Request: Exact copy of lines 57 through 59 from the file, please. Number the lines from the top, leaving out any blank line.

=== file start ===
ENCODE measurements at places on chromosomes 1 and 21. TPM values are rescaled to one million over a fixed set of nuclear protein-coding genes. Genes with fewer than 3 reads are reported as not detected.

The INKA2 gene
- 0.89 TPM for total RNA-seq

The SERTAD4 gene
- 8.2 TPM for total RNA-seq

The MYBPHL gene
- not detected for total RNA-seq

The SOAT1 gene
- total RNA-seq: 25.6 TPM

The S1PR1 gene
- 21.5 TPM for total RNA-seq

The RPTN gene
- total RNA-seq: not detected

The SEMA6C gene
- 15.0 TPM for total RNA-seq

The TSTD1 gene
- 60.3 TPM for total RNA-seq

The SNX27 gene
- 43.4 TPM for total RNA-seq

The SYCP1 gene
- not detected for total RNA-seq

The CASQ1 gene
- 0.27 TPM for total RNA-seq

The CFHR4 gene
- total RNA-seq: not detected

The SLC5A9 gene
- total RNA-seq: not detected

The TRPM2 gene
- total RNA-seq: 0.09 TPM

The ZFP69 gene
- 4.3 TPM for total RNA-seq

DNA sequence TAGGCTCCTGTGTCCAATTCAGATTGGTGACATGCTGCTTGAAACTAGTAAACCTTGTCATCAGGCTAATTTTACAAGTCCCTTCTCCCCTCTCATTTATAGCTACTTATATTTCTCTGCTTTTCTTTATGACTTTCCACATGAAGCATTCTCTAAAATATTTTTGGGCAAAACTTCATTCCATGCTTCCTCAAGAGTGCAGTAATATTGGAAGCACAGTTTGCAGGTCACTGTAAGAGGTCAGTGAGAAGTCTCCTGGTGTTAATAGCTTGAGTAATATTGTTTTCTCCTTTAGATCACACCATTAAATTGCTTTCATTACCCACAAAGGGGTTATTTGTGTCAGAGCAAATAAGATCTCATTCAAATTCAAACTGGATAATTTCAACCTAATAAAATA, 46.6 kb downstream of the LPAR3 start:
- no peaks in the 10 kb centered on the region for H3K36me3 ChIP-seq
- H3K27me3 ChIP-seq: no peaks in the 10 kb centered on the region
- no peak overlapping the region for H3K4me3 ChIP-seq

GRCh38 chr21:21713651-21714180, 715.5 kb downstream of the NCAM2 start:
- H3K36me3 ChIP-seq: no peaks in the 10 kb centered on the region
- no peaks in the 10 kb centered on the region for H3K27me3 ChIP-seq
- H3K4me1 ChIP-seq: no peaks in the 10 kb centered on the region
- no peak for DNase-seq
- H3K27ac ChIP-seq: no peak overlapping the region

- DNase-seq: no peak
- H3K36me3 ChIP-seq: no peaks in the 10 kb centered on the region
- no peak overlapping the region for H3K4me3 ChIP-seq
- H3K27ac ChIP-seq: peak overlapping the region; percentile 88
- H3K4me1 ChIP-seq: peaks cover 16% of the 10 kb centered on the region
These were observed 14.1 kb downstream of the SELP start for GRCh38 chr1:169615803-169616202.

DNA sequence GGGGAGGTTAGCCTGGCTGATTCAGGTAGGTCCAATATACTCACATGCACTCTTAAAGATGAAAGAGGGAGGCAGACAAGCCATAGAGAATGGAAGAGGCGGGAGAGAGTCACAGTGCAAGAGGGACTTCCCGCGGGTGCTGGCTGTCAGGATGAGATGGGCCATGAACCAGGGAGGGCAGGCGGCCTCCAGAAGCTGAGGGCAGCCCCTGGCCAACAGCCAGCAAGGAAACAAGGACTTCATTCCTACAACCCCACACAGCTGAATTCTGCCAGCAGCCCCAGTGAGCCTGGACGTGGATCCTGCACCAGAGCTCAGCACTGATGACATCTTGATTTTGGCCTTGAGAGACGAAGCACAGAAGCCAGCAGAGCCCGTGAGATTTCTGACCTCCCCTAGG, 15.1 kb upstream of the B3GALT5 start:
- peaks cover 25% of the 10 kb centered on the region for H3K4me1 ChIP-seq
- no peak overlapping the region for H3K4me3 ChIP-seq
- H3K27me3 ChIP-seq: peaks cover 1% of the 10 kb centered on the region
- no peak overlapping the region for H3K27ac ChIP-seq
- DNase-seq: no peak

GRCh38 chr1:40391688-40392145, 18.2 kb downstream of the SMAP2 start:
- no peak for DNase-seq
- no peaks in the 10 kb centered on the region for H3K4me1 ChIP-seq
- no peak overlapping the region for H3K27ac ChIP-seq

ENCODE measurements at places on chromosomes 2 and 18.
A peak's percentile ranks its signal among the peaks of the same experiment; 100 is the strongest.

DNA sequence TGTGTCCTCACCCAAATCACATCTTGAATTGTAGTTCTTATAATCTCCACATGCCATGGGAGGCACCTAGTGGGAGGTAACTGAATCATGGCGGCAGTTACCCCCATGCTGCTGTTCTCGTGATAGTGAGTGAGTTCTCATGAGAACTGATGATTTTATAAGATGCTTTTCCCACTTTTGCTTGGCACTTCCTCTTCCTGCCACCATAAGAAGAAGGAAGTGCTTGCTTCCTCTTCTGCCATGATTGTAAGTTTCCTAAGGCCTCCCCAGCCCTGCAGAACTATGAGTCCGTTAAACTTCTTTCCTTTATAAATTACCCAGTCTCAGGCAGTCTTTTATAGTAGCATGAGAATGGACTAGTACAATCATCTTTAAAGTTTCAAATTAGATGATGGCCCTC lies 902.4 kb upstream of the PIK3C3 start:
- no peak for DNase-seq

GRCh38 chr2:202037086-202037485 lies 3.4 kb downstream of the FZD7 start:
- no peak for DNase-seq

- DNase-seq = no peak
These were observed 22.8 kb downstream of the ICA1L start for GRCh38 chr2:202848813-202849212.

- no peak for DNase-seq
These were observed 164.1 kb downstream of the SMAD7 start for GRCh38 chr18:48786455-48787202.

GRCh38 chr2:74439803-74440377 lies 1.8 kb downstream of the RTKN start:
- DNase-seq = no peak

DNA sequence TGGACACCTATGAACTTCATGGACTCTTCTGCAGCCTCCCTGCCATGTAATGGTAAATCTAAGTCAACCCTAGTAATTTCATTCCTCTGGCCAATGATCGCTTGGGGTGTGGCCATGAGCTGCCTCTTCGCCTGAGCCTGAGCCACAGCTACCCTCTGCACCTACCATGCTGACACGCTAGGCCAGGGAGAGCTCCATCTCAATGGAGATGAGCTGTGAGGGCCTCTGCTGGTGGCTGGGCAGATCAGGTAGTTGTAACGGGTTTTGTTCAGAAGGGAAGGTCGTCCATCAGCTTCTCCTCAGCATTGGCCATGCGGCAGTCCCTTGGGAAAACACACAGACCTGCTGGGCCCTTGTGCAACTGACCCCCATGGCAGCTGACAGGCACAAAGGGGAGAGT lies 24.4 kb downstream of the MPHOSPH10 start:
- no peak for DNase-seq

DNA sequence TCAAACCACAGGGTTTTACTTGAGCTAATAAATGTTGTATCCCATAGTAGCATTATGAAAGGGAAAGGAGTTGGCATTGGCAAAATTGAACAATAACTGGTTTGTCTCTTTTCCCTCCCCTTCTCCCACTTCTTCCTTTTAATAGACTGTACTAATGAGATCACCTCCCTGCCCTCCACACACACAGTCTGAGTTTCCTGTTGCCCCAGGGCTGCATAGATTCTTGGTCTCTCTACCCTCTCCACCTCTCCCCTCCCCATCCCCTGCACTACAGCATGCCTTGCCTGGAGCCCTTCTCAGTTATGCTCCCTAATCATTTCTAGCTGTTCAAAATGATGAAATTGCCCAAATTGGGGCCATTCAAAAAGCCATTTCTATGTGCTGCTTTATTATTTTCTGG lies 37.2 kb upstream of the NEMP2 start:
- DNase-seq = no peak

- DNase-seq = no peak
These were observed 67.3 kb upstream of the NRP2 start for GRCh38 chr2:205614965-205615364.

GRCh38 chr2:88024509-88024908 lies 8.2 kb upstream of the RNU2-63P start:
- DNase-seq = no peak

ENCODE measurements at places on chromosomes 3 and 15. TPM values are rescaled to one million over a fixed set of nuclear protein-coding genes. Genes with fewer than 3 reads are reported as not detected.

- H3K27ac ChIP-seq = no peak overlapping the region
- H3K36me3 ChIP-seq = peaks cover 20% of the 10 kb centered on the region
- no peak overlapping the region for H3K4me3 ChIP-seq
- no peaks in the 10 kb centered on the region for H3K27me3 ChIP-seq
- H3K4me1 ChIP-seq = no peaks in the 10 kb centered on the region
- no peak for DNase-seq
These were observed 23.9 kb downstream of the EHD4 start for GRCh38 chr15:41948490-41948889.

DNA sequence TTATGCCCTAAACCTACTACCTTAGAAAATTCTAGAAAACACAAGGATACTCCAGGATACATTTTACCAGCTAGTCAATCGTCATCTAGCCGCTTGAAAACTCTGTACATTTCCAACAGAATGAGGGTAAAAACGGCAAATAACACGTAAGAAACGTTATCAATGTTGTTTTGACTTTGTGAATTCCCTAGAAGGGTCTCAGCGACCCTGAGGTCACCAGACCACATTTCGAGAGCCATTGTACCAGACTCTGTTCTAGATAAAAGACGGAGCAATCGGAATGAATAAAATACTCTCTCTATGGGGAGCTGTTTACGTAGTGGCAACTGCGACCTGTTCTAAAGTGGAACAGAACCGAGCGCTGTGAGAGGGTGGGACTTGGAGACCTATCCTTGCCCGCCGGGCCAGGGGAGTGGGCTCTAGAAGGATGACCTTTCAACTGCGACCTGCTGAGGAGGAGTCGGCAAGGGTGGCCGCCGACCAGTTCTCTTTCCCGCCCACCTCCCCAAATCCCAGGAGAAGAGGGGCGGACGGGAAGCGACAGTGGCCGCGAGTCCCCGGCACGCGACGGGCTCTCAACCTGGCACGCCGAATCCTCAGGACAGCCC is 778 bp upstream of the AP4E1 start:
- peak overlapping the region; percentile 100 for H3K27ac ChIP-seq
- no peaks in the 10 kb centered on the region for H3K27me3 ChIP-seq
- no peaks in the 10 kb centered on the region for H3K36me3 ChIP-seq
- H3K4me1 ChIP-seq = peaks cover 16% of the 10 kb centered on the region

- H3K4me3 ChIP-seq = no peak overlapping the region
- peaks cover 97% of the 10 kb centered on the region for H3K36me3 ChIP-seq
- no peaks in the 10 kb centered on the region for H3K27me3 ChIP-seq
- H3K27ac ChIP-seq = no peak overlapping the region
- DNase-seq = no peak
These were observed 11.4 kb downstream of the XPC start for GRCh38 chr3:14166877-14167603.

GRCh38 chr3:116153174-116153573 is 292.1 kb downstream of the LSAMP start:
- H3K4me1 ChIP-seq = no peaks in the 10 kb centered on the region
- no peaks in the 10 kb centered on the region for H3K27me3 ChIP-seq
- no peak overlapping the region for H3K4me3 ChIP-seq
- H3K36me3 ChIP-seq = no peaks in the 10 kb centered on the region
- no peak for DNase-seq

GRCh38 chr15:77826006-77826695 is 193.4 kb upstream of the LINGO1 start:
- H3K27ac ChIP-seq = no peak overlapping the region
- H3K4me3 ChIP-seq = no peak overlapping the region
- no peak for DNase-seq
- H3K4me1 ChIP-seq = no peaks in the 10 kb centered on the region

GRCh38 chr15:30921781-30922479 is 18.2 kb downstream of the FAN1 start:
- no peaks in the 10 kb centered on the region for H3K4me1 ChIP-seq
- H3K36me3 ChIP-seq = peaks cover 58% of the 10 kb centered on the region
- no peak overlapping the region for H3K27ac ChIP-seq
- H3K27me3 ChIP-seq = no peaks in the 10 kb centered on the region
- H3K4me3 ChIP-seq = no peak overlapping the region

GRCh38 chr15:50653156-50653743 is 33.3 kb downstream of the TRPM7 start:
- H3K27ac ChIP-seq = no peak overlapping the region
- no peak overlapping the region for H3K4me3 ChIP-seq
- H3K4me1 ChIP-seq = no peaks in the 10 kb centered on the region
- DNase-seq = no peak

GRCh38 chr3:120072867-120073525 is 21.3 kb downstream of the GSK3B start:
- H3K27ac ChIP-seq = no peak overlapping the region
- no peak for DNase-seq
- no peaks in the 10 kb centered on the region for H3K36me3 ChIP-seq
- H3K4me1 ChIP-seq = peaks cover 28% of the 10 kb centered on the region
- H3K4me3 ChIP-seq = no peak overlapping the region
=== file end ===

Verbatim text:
- no peak overlapping the region for H3K27ac ChIP-seq

ENCODE measurements at places on chromosomes 2 and 18.
A peak's percentile ranks its signal among the peaks of the same experiment; 100 is the strongest.